Fr. C. C. Martindale, HOW easily we say the Our Father! Yet is it easy to say the next words sincerely? In St. Matthew (6:1) we read; "Forgive us our debts, as we too forgive those who are in debt to US."
St. Luke (II:3) begins by making the meaning quite clear fit is not only money-debts that are meant): " Forgive us our sins." But he goes on remoraelessly: " Yes. for we ourselves forgive every man in debt to us." Clearly, he could not write " those who sin against us," for sin can be committed only against God. But he asserts that we do thus forgive those who are " in debt " to us, even if it is only " owing us an apology," as they say. Now this idea of " forgiveness" does not occur here only. It becomes a "theme-idea " in the Gospel. The next verses in St. Matthew underline it. And after the story of the unforgiving debtor (Mt. 18:35) and his terrible punishment, Our Lord says: "So will my heavenly Father. too, do to you, if you ;Jo not each of you, forgive his brother from your hearts." St. Mark, who does not report the Pater, has exactly the same doctrine in c. I 1:25, 26.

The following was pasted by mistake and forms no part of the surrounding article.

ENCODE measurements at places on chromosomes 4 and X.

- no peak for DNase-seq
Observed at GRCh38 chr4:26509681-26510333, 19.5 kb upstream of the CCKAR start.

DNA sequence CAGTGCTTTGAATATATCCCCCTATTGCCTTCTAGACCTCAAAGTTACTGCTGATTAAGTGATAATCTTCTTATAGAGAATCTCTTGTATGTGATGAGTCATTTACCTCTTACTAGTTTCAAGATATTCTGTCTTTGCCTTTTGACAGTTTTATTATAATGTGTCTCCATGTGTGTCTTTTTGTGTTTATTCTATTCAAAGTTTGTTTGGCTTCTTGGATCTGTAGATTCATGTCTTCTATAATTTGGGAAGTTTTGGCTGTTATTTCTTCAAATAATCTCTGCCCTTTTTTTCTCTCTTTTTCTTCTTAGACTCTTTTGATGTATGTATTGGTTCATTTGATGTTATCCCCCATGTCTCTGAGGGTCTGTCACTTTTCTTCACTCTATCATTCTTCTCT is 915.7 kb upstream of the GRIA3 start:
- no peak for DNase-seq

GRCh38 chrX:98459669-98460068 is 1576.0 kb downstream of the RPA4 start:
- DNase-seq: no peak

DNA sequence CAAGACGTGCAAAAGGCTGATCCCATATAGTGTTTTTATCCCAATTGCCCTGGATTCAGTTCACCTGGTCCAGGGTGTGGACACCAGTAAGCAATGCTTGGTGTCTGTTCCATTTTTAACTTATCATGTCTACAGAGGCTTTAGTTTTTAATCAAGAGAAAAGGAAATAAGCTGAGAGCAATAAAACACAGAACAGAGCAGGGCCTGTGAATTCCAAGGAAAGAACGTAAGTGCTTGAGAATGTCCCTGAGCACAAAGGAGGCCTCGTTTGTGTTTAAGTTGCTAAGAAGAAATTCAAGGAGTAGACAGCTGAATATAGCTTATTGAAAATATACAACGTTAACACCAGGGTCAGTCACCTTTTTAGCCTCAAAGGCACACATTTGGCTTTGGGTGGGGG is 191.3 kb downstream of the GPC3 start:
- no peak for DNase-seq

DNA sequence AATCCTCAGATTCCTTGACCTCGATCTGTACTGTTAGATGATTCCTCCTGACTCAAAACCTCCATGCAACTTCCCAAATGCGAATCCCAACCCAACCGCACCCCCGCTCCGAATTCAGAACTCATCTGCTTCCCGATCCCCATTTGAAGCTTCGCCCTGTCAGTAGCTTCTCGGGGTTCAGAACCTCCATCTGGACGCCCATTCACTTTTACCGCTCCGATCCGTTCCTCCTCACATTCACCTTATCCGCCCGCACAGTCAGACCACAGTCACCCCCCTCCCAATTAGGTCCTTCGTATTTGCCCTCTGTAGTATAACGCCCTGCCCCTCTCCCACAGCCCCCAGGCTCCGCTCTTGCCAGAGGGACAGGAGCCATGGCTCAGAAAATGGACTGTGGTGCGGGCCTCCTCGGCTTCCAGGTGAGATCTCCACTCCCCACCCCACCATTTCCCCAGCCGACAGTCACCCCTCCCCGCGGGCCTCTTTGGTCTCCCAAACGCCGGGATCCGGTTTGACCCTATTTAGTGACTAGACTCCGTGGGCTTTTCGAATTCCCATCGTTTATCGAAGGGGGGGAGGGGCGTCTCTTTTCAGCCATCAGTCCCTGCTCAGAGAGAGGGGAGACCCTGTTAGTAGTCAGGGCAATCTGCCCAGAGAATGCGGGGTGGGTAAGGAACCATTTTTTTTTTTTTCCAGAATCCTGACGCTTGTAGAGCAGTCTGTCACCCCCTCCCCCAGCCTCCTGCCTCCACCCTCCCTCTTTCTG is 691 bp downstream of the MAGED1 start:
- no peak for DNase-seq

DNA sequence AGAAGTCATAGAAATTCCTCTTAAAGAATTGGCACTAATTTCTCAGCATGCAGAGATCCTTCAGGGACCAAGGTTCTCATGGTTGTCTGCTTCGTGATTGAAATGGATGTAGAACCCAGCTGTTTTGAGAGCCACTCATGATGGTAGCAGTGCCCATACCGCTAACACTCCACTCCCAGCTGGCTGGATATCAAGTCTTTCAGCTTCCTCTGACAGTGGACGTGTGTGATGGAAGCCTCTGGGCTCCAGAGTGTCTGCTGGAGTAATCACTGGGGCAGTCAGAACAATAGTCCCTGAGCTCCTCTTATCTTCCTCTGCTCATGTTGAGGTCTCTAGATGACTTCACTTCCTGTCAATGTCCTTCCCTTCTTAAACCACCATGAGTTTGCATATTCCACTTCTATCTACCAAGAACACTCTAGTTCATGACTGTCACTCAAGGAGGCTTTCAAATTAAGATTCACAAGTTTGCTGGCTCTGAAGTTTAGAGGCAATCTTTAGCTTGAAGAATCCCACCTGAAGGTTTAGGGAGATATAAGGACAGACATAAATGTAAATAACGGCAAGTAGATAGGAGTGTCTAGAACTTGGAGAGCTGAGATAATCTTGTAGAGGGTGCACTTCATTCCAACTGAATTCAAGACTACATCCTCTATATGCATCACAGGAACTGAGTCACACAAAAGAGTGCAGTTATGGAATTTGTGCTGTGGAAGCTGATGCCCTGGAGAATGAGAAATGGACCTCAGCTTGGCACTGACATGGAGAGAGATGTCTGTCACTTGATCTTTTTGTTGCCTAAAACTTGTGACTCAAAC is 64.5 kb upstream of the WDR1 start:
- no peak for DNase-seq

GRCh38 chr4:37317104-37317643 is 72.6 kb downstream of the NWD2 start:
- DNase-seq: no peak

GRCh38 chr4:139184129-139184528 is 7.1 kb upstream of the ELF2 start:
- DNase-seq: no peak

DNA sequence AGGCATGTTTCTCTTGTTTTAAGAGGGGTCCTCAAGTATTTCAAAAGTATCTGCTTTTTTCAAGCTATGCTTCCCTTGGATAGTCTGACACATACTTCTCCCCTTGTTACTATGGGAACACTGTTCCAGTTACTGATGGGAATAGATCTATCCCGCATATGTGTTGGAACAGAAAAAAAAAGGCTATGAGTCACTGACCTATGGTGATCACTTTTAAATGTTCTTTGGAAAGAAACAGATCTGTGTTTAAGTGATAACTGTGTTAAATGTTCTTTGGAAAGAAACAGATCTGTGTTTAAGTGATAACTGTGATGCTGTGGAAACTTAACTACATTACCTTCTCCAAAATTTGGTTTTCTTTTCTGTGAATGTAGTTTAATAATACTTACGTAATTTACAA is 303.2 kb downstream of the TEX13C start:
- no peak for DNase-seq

Are we not faced with an impossibility? We may be able, when injured, to set our teeth, refrain from eetaliation, and even to behave with exterior civility to the person who has harmed us. But — "from our hearts?" Can we honestly say that we always forgive like ihat? We probably can't control our feelings. But they are, after all, the most superficial part of our complex self--the froth.
An excellent plan of doing our part in " changing one's heart" is to do something really friendly for the person one can't forgive. and to do it nicely ibecause one can do kindly things in a most exasperat ing way). It is astonishing how such a friendly act can change oneself. And of course if one does it genuinely to please our 'Lord, Grace simply rushes in, and only Grace can make the innermost cha nges